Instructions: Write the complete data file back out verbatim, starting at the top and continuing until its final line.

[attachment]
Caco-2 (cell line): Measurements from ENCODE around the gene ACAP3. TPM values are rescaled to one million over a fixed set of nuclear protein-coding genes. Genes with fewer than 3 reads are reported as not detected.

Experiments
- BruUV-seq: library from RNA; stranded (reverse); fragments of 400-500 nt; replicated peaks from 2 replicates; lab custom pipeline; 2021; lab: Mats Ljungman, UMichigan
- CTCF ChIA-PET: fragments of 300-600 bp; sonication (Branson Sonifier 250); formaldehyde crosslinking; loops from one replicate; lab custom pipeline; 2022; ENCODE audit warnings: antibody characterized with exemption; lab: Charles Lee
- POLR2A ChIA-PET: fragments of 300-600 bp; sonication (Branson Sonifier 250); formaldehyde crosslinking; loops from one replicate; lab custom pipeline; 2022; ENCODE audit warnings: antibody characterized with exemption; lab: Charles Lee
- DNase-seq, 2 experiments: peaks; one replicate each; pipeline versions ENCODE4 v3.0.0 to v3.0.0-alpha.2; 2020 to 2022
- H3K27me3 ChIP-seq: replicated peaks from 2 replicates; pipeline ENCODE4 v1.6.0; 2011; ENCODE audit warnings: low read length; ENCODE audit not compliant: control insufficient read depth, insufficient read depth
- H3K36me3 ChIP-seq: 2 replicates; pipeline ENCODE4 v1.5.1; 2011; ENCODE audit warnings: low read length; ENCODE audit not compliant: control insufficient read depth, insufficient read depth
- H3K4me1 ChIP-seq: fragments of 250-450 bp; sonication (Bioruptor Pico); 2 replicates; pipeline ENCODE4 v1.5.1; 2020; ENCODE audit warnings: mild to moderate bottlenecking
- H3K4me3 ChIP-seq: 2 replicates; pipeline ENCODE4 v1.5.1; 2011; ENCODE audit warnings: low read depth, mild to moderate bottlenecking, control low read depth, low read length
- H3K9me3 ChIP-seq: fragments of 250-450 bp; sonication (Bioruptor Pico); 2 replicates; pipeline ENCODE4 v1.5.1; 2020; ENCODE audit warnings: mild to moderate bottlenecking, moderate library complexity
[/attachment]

Caco-2 (cell line): Measurements from ENCODE around the gene ACAP3. TPM values are rescaled to one million over a fixed set of nuclear protein-coding genes. Genes with fewer than 3 reads are reported as not detected.

Experiments
- BruUV-seq: library from RNA; stranded (reverse); fragments of 400-500 nt; replicated peaks from 2 replicates; lab custom pipeline; 2021; lab: Mats Ljungman, UMichigan
- CTCF ChIA-PET: fragments of 300-600 bp; sonication (Branson Sonifier 250); formaldehyde crosslinking; loops from one replicate; lab custom pipeline; 2022; ENCODE audit warnings: antibody characterized with exemption; lab: Charles Lee
- POLR2A ChIA-PET: fragments of 300-600 bp; sonication (Branson Sonifier 250); formaldehyde crosslinking; loops from one replicate; lab custom pipeline; 2022; ENCODE audit warnings: antibody characterized with exemption; lab: Charles Lee
- DNase-seq, 2 experiments: peaks; one replicate each; pipeline versions ENCODE4 v3.0.0 to v3.0.0-alpha.2; 2020 to 2022
- H3K27me3 ChIP-seq: replicated peaks from 2 replicates; pipeline ENCODE4 v1.6.0; 2011; ENCODE audit warnings: low read length; ENCODE audit not compliant: control insufficient read depth, insufficient read depth
- H3K36me3 ChIP-seq: 2 replicates; pipeline ENCODE4 v1.5.1; 2011; ENCODE audit warnings: low read length; ENCODE audit not compliant: control insufficient read depth, insufficient read depth
- H3K4me1 ChIP-seq: fragments of 250-450 bp; sonication (Bioruptor Pico); 2 replicates; pipeline ENCODE4 v1.5.1; 2020; ENCODE audit warnings: mild to moderate bottlenecking
- H3K4me3 ChIP-seq: 2 replicates; pipeline ENCODE4 v1.5.1; 2011; ENCODE audit warnings: low read depth, mild to moderate bottlenecking, control low read depth, low read length
- H3K9me3 ChIP-seq: fragments of 250-450 bp; sonication (Bioruptor Pico); 2 replicates; pipeline ENCODE4 v1.5.1; 2020; ENCODE audit warnings: mild to moderate bottlenecking, moderate library complexity